In early January 1942 Queen Mary arrived at Boston and entered the drydock for a thorough overhaul. Cunard had handed over the running of both Queens to the Americans at a recent Arcadia conference in Washington. This meant Cunard provided and paid the crews, which the UK government refunded. The UK government paid all fuel and running costs. The US government provided the troops and their food. Accommodation aboard Queen Mary was increased again, with additional “standee” bunks crammed in wherever possible, and use made of “hot bunking” – as one soldier got up, another took his place. More kitchens and toilets were installed, with additional catering equipment, showers, etc. The armament was increased as well.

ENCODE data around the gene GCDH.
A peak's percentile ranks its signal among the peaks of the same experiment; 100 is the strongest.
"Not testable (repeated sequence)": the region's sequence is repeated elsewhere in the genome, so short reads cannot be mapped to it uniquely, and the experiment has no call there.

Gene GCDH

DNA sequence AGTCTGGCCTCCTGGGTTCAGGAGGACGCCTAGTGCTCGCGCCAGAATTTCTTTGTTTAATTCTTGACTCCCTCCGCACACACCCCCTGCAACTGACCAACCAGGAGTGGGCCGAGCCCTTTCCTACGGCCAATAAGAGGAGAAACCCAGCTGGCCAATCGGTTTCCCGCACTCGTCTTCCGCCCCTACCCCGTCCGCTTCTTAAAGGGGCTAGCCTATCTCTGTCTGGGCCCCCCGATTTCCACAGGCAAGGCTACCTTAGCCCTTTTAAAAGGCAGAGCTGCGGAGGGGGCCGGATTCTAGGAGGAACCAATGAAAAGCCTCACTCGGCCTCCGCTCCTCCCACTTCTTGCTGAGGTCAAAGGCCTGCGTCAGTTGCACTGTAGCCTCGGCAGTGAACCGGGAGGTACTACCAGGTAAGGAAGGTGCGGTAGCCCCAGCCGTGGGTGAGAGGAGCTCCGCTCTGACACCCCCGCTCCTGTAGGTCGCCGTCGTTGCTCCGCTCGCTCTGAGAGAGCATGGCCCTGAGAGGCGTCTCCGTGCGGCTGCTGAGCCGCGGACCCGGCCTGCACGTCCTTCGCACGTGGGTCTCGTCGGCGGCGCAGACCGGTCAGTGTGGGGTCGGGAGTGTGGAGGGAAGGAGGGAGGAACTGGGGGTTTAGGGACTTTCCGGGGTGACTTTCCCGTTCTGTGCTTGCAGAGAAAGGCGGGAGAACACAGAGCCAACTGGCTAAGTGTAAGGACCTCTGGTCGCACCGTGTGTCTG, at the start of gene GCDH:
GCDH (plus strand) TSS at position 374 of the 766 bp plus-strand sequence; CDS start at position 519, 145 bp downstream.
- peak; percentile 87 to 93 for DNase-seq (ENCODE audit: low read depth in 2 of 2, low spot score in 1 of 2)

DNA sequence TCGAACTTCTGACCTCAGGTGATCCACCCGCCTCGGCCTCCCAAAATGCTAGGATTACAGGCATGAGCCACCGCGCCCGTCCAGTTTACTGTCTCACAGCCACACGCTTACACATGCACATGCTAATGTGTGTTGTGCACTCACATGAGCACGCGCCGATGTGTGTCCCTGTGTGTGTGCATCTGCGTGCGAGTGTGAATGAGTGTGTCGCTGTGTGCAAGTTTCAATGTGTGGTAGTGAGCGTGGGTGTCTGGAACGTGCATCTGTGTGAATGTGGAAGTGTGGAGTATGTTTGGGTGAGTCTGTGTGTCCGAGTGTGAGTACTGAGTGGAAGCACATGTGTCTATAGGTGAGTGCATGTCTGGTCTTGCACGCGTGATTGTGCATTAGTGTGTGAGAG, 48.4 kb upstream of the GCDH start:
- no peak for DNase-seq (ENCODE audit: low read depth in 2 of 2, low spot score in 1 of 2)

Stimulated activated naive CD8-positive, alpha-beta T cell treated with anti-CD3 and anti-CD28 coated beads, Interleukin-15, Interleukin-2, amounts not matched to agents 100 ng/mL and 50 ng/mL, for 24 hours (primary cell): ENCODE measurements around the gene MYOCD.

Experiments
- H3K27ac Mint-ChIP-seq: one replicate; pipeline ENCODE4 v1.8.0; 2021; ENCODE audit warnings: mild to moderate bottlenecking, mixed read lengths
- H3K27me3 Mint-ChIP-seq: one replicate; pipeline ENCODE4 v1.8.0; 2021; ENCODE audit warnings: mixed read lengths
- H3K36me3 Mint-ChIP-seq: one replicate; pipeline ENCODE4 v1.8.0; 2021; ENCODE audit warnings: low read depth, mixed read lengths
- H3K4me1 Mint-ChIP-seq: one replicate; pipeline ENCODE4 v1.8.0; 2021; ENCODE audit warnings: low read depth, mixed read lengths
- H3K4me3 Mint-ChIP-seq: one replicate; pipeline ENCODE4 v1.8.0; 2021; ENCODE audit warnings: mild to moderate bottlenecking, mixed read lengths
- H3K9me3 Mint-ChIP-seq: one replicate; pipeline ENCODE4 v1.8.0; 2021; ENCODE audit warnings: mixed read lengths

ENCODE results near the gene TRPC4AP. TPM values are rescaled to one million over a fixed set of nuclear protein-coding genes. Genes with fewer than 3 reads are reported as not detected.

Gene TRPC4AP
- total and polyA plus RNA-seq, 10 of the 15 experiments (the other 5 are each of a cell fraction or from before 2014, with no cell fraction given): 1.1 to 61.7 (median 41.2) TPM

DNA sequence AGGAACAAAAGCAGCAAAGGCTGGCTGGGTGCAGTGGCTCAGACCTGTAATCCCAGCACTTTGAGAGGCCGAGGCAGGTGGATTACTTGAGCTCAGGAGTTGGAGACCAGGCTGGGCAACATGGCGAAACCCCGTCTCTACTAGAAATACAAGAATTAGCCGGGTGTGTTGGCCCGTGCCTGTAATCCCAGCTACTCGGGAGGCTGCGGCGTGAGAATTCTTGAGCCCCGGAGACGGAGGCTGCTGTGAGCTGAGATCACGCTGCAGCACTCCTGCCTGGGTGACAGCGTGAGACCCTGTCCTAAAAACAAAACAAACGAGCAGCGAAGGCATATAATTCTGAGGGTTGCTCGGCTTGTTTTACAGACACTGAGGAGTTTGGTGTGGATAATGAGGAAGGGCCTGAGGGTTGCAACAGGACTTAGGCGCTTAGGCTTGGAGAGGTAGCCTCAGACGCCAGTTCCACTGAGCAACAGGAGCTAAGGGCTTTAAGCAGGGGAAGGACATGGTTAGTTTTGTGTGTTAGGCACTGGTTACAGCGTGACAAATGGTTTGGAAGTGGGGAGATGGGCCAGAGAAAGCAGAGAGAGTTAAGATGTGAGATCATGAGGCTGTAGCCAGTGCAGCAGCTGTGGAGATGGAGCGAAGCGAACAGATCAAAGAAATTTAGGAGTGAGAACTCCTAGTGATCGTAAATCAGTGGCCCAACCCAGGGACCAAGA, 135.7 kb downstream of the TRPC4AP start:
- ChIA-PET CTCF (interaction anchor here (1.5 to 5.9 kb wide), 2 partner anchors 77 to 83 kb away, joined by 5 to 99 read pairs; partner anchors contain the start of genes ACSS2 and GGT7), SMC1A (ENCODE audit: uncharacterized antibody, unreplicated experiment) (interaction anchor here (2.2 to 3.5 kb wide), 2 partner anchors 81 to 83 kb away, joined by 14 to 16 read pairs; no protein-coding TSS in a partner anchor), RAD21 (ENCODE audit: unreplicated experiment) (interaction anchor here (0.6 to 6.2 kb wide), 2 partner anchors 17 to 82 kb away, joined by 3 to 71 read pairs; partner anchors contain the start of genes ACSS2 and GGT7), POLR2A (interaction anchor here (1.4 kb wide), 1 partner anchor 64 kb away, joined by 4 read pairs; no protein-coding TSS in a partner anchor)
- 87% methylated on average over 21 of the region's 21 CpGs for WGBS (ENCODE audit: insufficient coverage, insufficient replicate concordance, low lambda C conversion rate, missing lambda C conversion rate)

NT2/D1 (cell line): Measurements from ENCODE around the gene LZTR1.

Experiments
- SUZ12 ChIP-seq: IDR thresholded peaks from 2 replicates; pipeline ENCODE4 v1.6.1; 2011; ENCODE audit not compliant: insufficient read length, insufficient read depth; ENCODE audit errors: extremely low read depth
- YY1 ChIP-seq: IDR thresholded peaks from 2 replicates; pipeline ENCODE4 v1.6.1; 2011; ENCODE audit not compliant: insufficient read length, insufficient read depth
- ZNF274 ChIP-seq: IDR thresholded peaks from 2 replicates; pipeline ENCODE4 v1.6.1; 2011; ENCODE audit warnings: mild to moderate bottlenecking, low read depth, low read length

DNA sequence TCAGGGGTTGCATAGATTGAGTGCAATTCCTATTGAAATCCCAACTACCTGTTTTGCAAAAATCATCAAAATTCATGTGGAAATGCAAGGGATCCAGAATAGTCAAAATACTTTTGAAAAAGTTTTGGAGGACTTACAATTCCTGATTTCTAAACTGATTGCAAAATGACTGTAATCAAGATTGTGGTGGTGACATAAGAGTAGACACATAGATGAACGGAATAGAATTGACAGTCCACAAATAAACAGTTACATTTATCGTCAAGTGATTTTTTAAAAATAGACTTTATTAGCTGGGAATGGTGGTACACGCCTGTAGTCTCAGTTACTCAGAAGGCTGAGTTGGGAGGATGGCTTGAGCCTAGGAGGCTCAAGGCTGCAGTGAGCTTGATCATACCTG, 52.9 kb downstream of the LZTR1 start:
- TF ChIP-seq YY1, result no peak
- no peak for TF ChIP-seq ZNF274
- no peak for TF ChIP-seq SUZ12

Finally Queen Mary embarked her first contingent of US troops – 8,398 plus a crew of 905 – and on 18th February 1942 sailed from Boston to Key West. Here Captain Bisset came aboard, replacing Captain Townley, who was retiring. Leaving Key West on 25th February, she sailed for Rio de Janeiro, then headed across the South Atlantic to Cape Town, arriving on 14th March. She finally arrived at Sydney on 28th March 1942: this later became known amongst the troops as the “Forty Days and Forty Nights Cruise”!